Oil Futures Soften as USD Hits 17-Month High, US Crude Build

Liubov Georges
By  Liubov Georges , DTN Energy Reporter

WASHINGTON (DTN) -- Oil futures nearest delivery on the New York Mercantile Exchange and Brent crude traded on the Intercontinental Exchange settled Wednesday's session with modest losses after federal data showed U.S. commercial crude oil inventories unexpectedly increased last week on robust production amid gains in the number of operating oil rigs. An ongoing rally in the U.S. Dollar Index tied to a better-than-expected print on jobless claims and upward revision for third-quarter economic growth further weighed on the complex.

On the session, NYMEX West Texas Intermediate futures for January delivery slipped $0.11 to settle at $78.39 barrel (bbl) and the international crude benchmark ICE January Brent contract finished the session little changed at $82.25 bbl. Both benchmarks rallied as much as 3% on Tuesday. NYMEX RBOB December futures declined 1.75 cents to $2.3197 gallon and front-month NYMEX ULSD softened to a $2.3830 gallon settlement. The U.S. Dollar Index once again strengthened against global peers to settle at a 17-month high 96.872, up 0.34% against a basket of foreign currencies.

The U.S. dollar extended its recent gains into Wednesday afternoon following minutes from the Federal Open Market Committee's meeting held on Nov. 2-3 that showed policymakers believe they should be prepared to raise the target range for the federal funds rate sooner than currently anticipated should inflation continue to run hot. The Consumer Price Index -- a measure of inflation -- surged to a 30-year high 6.2% in the 12 months ended in October, undermining the Fed's narrative of "transitory inflation."

Minutes revealed "participants generally saw the current elevated level of inflation as largely reflecting factors that were transitory but judged that inflation pressures could take longer to subside than they had previously assessed."

At the meeting, FOMC announced the start of tapering $120 billion a month in bond-buying stimulus -- a first in a series of steps in normalizing monetary policy. The goal of quantitative easing was to keep capital flowing in the markets while maintaining broader interest rates at low levels to boost economic activity.

Further supporting the dollar, U.S. jobless claims plunged to the lowest level since 1969 at 199,00 new filings -- an encouraging sign for the labor market that has been struggling to recover from the pandemic-induced shock in March 2020. In October, the labor market added 536,000 new jobs and national unemployment rate fell to 4.6%.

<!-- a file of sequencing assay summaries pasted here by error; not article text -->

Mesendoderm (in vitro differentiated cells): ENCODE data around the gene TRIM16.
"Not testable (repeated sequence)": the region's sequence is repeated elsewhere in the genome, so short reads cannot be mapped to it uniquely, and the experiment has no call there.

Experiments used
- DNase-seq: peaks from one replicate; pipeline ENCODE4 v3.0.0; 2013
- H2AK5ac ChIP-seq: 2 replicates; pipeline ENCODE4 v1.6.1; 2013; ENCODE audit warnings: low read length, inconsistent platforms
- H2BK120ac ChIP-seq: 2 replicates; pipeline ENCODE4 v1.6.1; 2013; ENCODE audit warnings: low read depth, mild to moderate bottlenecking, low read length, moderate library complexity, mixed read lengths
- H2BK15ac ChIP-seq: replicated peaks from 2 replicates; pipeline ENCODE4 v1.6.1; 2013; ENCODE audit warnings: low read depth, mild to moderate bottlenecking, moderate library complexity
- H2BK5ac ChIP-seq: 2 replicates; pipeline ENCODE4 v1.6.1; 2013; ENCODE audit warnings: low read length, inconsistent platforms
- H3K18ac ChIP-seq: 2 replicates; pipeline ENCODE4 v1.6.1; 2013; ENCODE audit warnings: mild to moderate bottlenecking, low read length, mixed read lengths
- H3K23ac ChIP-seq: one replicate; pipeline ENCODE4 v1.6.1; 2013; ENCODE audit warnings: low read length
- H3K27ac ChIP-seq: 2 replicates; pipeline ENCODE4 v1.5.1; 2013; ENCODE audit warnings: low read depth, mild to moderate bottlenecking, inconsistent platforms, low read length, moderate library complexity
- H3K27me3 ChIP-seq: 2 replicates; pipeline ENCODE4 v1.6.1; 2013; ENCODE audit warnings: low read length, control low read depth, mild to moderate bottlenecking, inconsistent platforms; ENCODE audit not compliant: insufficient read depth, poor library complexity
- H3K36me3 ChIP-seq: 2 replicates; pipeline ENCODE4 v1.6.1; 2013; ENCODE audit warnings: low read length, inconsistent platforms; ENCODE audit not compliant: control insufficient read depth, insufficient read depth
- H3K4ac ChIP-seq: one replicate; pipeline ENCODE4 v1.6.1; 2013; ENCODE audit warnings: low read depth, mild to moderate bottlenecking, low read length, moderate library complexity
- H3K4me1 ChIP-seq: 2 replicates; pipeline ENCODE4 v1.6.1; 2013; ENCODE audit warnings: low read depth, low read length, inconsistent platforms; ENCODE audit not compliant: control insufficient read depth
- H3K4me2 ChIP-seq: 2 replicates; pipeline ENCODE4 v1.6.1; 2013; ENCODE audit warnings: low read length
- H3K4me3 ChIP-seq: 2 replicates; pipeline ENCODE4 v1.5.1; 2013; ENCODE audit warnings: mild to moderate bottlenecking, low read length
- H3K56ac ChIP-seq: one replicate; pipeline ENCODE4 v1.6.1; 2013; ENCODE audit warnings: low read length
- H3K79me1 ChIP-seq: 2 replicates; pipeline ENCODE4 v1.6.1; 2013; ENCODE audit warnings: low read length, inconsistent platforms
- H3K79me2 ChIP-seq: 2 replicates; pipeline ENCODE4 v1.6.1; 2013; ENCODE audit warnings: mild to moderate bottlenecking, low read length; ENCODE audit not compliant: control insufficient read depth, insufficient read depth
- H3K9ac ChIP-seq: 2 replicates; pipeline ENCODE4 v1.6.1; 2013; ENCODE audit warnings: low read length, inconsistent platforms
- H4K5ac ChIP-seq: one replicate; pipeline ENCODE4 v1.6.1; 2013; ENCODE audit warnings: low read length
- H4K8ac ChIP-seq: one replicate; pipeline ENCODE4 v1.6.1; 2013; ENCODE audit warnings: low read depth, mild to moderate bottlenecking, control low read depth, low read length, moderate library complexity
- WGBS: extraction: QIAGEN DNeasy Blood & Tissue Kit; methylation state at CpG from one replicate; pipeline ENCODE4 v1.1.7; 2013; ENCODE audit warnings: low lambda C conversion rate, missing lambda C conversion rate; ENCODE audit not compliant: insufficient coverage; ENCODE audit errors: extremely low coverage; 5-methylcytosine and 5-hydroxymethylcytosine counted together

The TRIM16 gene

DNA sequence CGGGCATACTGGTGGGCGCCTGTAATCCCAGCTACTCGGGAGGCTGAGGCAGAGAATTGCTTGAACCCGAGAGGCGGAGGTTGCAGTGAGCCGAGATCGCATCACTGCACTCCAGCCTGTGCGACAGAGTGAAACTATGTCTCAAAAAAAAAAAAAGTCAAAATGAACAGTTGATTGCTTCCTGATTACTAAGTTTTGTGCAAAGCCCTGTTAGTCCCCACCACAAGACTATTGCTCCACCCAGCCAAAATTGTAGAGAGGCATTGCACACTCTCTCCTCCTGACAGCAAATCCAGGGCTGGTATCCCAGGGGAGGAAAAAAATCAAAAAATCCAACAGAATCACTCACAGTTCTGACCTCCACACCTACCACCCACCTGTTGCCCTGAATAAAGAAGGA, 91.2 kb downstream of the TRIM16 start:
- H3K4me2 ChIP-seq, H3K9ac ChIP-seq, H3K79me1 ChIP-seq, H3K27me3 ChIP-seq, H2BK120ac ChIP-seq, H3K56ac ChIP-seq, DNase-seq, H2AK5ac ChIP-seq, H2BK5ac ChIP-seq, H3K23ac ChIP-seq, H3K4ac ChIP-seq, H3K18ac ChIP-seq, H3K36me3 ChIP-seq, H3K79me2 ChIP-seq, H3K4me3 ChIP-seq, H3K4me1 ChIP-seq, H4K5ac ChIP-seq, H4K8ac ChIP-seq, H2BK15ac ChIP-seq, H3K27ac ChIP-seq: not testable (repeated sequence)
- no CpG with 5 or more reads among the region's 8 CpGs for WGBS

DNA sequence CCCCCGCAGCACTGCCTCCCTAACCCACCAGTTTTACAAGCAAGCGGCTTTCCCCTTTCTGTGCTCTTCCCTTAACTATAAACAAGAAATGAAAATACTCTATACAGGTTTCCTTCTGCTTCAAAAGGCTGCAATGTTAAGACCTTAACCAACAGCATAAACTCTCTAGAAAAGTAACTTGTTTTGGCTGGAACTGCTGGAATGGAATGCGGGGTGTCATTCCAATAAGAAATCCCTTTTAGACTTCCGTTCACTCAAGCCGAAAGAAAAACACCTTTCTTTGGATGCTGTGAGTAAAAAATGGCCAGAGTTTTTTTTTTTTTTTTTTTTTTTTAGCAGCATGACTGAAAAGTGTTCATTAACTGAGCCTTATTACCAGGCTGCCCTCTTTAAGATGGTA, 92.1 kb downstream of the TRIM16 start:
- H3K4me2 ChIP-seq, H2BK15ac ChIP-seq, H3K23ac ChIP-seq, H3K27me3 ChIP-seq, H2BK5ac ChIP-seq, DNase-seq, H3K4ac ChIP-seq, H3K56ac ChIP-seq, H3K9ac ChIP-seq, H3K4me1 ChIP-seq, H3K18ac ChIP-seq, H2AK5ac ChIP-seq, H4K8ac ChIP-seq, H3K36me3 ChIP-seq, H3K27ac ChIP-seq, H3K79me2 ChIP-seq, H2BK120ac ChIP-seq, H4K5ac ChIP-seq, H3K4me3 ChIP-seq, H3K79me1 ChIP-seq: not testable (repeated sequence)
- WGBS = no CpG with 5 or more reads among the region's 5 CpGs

Also, U.S. third quarter gross domestic product growth was revised up slightly to 2.1%, which was largely expected by the markets and follows a 6.7% growth rate in the second quarter.

Wednesday's inventory report released by the U.S. Energy Information Administration was mixed, showing unexpected build in domestic crude oil inventories accompanied with larger-than-expected decline in petroleum product supplies and higher fuel demand. Commercial crude oil inventories jumped 1 million bbl from the previous week to 434 million bbl and are now about 7% below the five-year average. The build was realized even as domestic refiners increased run rates for the fifth consecutive week through Nov. 19 to 88.6% of capacity.

Domestic crude oil production, meanwhile, increased 100,000 barrels per day (bpd) to 11.5 million bpd, according to EIA. Oil stored at the Cushing, Oklahoma, hub -- the delivery point for WTI futures -- rose 787,000 bbl from the previous week to 27.4 million bbl. Baker Hughes reported the number of active rigs drilling for oil increased for the fifth week through Wednesday, up six to 467, the highest level since early April 2020.

Additionally, gasoline stockpiles declined slightly above expectations 602,992 bbl from the previous week to 211.4 million bbl. Demand for motor gasoline gained 93,000 bpd from the previous week to 9.334 million bbl, while remaining more than 100,000 above the five-year average. Gasoline consumption in the United States typically strengthens heading into the Thanksgiving holiday, with over 53 million Americans expected to hit the road this week, according to American Automobile Association.

Distillate stocks fell 2 million bbl to 121.7 million bbl and are now about 5% below the five-year average. Distillate demand extended higher for the third consecutive week to 4.391 million bpd.

Liubov Georges can be reached at liubov.georges@dtn.com

Liubov Georges